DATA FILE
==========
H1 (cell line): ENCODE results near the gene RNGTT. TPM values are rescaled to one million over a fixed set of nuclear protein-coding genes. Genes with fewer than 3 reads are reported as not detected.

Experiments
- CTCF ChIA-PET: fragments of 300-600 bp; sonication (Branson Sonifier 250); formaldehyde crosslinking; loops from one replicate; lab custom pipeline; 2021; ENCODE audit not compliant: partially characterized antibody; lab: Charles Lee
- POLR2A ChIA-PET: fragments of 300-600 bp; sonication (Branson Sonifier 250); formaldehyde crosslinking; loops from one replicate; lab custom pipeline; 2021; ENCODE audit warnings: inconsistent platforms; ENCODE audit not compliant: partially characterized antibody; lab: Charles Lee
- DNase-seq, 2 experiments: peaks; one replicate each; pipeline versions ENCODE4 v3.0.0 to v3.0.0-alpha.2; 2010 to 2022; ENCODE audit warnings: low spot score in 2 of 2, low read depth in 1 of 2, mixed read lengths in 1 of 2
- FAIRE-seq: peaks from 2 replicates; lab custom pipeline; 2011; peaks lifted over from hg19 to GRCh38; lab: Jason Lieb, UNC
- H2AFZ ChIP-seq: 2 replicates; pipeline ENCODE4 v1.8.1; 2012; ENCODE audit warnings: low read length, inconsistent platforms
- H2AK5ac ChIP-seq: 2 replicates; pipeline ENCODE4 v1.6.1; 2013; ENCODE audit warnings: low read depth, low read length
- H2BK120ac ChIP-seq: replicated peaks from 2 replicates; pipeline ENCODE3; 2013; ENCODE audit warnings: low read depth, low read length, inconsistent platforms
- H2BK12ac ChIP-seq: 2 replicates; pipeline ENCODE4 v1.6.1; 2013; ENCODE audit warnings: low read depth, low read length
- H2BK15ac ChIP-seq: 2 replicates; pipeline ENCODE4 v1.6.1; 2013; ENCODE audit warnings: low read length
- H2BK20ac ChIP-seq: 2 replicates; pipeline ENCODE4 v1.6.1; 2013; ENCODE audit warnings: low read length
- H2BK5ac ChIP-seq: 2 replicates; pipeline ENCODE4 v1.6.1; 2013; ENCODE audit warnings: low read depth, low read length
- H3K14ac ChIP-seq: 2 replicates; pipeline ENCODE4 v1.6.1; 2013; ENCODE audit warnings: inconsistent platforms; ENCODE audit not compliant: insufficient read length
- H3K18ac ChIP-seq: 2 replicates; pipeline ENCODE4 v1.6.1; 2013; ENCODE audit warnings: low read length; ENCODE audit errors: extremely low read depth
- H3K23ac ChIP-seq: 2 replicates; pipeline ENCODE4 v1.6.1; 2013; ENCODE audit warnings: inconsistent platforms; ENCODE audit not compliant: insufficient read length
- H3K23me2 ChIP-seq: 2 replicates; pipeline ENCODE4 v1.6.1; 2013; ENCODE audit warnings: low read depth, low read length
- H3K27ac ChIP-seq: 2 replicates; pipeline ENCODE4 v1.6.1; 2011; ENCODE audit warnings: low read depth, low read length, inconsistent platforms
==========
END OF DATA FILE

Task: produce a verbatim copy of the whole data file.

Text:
H1 (cell line): ENCODE results near the gene RNGTT. TPM values are rescaled to one million over a fixed set of nuclear protein-coding genes. Genes with fewer than 3 reads are reported as not detected.

Experiments
- CTCF ChIA-PET: fragments of 300-600 bp; sonication (Branson Sonifier 250); formaldehyde crosslinking; loops from one replicate; lab custom pipeline; 2021; ENCODE audit not compliant: partially characterized antibody; lab: Charles Lee
- POLR2A ChIA-PET: fragments of 300-600 bp; sonication (Branson Sonifier 250); formaldehyde crosslinking; loops from one replicate; lab custom pipeline; 2021; ENCODE audit warnings: inconsistent platforms; ENCODE audit not compliant: partially characterized antibody; lab: Charles Lee
- DNase-seq, 2 experiments: peaks; one replicate each; pipeline versions ENCODE4 v3.0.0 to v3.0.0-alpha.2; 2010 to 2022; ENCODE audit warnings: low spot score in 2 of 2, low read depth in 1 of 2, mixed read lengths in 1 of 2
- FAIRE-seq: peaks from 2 replicates; lab custom pipeline; 2011; peaks lifted over from hg19 to GRCh38; lab: Jason Lieb, UNC
- H2AFZ ChIP-seq: 2 replicates; pipeline ENCODE4 v1.8.1; 2012; ENCODE audit warnings: low read length, inconsistent platforms
- H2AK5ac ChIP-seq: 2 replicates; pipeline ENCODE4 v1.6.1; 2013; ENCODE audit warnings: low read depth, low read length
- H2BK120ac ChIP-seq: replicated peaks from 2 replicates; pipeline ENCODE3; 2013; ENCODE audit warnings: low read depth, low read length, inconsistent platforms
- H2BK12ac ChIP-seq: 2 replicates; pipeline ENCODE4 v1.6.1; 2013; ENCODE audit warnings: low read depth, low read length
- H2BK15ac ChIP-seq: 2 replicates; pipeline ENCODE4 v1.6.1; 2013; ENCODE audit warnings: low read length
- H2BK20ac ChIP-seq: 2 replicates; pipeline ENCODE4 v1.6.1; 2013; ENCODE audit warnings: low read length
- H2BK5ac ChIP-seq: 2 replicates; pipeline ENCODE4 v1.6.1; 2013; ENCODE audit warnings: low read depth, low read length
- H3K14ac ChIP-seq: 2 replicates; pipeline ENCODE4 v1.6.1; 2013; ENCODE audit warnings: inconsistent platforms; ENCODE audit not compliant: insufficient read length
- H3K18ac ChIP-seq: 2 replicates; pipeline ENCODE4 v1.6.1; 2013; ENCODE audit warnings: low read length; ENCODE audit errors: extremely low read depth
- H3K23ac ChIP-seq: 2 replicates; pipeline ENCODE4 v1.6.1; 2013; ENCODE audit warnings: inconsistent platforms; ENCODE audit not compliant: insufficient read length
- H3K23me2 ChIP-seq: 2 replicates; pipeline ENCODE4 v1.6.1; 2013; ENCODE audit warnings: low read depth, low read length
- H3K27ac ChIP-seq: 2 replicates; pipeline ENCODE4 v1.6.1; 2011; ENCODE audit warnings: low read depth, low read length, inconsistent platforms